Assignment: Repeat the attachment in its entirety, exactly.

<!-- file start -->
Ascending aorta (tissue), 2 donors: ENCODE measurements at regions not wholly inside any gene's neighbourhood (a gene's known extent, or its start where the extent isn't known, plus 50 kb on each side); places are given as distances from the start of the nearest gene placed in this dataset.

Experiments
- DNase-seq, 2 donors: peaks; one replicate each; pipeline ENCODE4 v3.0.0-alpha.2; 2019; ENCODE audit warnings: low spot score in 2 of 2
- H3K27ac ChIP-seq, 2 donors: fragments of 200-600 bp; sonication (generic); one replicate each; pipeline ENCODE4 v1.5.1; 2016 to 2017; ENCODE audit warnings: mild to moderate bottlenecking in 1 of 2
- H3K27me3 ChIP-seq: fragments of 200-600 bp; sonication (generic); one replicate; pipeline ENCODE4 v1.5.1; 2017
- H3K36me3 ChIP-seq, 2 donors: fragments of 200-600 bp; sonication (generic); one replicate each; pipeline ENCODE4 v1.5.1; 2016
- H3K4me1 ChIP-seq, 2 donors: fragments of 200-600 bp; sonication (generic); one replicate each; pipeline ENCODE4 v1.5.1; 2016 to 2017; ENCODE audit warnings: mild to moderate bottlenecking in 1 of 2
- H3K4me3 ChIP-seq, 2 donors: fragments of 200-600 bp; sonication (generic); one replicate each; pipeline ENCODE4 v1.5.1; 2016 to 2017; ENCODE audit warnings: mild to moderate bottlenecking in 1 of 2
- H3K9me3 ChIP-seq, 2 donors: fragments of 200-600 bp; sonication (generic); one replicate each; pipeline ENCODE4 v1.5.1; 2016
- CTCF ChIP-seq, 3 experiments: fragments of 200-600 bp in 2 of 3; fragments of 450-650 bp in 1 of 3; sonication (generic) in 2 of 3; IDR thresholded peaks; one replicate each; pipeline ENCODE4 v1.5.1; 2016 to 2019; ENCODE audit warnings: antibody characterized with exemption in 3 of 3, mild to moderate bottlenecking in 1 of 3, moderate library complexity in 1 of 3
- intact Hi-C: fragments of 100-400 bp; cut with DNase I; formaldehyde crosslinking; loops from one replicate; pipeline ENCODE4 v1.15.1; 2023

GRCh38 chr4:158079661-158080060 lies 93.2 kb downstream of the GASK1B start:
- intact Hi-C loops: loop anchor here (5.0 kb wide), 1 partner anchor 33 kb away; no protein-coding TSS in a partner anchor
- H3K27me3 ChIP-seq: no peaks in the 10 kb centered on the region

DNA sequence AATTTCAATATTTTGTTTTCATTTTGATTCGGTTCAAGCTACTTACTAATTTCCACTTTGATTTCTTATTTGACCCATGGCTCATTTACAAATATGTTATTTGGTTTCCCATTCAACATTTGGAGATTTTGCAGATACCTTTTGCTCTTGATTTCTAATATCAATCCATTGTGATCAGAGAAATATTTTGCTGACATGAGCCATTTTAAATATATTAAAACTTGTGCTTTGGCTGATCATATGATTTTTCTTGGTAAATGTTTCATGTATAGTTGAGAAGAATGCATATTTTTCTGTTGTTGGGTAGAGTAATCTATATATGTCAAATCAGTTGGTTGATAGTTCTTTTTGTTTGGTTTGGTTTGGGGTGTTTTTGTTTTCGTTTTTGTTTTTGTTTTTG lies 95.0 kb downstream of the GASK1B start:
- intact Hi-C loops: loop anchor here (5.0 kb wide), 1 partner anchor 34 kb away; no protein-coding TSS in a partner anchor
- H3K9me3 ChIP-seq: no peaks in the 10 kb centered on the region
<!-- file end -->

Ascending aorta (tissue), 2 donors: ENCODE measurements at regions not wholly inside any gene's neighbourhood (a gene's known extent, or its start where the extent isn't known, plus 50 kb on each side); places are given as distances from the start of the nearest gene placed in this dataset.

Experiments
- DNase-seq, 2 donors: peaks; one replicate each; pipeline ENCODE4 v3.0.0-alpha.2; 2019; ENCODE audit warnings: low spot score in 2 of 2
- H3K27ac ChIP-seq, 2 donors: fragments of 200-600 bp; sonication (generic); one replicate each; pipeline ENCODE4 v1.5.1; 2016 to 2017; ENCODE audit warnings: mild to moderate bottlenecking in 1 of 2
- H3K27me3 ChIP-seq: fragments of 200-600 bp; sonication (generic); one replicate; pipeline ENCODE4 v1.5.1; 2017
- H3K36me3 ChIP-seq, 2 donors: fragments of 200-600 bp; sonication (generic); one replicate each; pipeline ENCODE4 v1.5.1; 2016
- H3K4me1 ChIP-seq, 2 donors: fragments of 200-600 bp; sonication (generic); one replicate each; pipeline ENCODE4 v1.5.1; 2016 to 2017; ENCODE audit warnings: mild to moderate bottlenecking in 1 of 2
- H3K4me3 ChIP-seq, 2 donors: fragments of 200-600 bp; sonication (generic); one replicate each; pipeline ENCODE4 v1.5.1; 2016 to 2017; ENCODE audit warnings: mild to moderate bottlenecking in 1 of 2
- H3K9me3 ChIP-seq, 2 donors: fragments of 200-600 bp; sonication (generic); one replicate each; pipeline ENCODE4 v1.5.1; 2016
- CTCF ChIP-seq, 3 experiments: fragments of 200-600 bp in 2 of 3; fragments of 450-650 bp in 1 of 3; sonication (generic) in 2 of 3; IDR thresholded peaks; one replicate each; pipeline ENCODE4 v1.5.1; 2016 to 2019; ENCODE audit warnings: antibody characterized with exemption in 3 of 3, mild to moderate bottlenecking in 1 of 3, moderate library complexity in 1 of 3
- intact Hi-C: fragments of 100-400 bp; cut with DNase I; formaldehyde crosslinking; loops from one replicate; pipeline ENCODE4 v1.15.1; 2023

GRCh38 chr4:158079661-158080060 lies 93.2 kb downstream of the GASK1B start:
- intact Hi-C loops: loop anchor here (5.0 kb wide), 1 partner anchor 33 kb away; no protein-coding TSS in a partner anchor
- H3K27me3 ChIP-seq: no peaks in the 10 kb centered on the region

DNA sequence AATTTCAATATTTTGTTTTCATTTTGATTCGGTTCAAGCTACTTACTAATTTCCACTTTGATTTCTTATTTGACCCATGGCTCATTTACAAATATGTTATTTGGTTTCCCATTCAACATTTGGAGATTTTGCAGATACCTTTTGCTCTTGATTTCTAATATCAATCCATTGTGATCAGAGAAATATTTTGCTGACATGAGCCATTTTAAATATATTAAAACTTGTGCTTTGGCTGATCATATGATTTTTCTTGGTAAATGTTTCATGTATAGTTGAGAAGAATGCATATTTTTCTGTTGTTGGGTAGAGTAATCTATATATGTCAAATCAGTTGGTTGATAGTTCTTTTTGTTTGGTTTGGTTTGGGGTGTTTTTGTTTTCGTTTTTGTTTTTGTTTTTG lies 95.0 kb downstream of the GASK1B start:
- intact Hi-C loops: loop anchor here (5.0 kb wide), 1 partner anchor 34 kb away; no protein-coding TSS in a partner anchor
- H3K9me3 ChIP-seq: no peaks in the 10 kb centered on the region